There are so many reasons to hit up music festivals in the United States, besides hearing your favorite bands: meeting amazing people, escaping from the responsibilities of society, great food, interesting wares, and over indulgence, if you are so inclined. Recently I attended Bergenfest in Bergen, Norway and was surprised at the stark contrast it held from other festivals I’ve hit up in the US. There was almost no dancing, smiles were late, security was tight, and the food was strange to say the least.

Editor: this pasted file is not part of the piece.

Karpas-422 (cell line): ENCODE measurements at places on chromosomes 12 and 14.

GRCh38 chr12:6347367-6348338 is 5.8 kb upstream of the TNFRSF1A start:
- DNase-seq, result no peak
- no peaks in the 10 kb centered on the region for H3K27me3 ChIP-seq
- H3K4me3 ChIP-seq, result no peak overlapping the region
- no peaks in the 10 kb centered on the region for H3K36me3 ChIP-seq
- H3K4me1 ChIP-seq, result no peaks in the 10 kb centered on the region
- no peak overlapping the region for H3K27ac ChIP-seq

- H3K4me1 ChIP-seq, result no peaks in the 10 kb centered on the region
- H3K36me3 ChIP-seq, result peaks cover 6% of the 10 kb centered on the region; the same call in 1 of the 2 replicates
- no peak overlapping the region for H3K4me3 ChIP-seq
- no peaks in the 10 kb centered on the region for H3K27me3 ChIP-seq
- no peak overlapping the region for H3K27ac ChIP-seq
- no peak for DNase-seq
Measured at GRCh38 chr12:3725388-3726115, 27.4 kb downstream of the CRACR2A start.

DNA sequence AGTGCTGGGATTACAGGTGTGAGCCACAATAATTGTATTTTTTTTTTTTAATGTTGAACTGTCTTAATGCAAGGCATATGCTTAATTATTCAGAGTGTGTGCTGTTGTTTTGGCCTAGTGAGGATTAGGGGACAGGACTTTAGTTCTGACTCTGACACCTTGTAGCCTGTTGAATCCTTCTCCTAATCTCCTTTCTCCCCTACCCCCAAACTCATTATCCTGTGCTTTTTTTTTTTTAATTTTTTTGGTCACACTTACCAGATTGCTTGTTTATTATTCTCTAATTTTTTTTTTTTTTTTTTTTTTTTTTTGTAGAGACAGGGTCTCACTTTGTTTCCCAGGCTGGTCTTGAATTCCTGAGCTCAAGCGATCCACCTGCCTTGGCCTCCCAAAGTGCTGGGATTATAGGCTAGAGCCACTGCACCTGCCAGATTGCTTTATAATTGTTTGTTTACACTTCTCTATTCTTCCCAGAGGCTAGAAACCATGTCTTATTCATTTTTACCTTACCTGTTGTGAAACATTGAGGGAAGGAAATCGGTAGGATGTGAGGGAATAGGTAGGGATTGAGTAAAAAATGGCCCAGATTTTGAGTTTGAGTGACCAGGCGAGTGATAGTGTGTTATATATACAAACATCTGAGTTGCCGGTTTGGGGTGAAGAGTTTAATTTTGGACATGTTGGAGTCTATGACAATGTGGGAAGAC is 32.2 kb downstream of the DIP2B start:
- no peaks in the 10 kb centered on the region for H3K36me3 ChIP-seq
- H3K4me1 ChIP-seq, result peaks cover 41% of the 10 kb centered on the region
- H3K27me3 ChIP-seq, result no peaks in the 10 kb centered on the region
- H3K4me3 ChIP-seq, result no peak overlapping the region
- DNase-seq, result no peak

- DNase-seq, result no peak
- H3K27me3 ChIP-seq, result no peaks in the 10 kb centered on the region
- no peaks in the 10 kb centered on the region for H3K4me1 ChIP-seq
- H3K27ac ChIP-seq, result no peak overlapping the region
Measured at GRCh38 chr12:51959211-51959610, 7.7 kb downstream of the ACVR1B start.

Back in 2008 and 2009, I spent most of my time at an annual festival that always coincided with my birthday. In 2008 I celebrated my 19th year of existence while I watched as Wayne Coyne crowd surfed in a human sized hamster ball at The Ten-Thousand Lakes festival. There was excellent and diverse food, none of which I could afford, so I lived on two dollar hotdogs. That didn’t matter, however; food was not high on list of loves at the time. After the shows had ended my cohorts and I would disappear into the crowed camp sites looking to have a good time to share with anyone who wanted to get lost with us. Most of the time, I could walk into anyone’s camp site, sit with them at their fire and share stories, laughs, and other wonderful things. Bonds and memories were made there that I hold close to my heart and that I will remember late into my years. It was almost like magic, and I felt at the time that I could live in that world forever.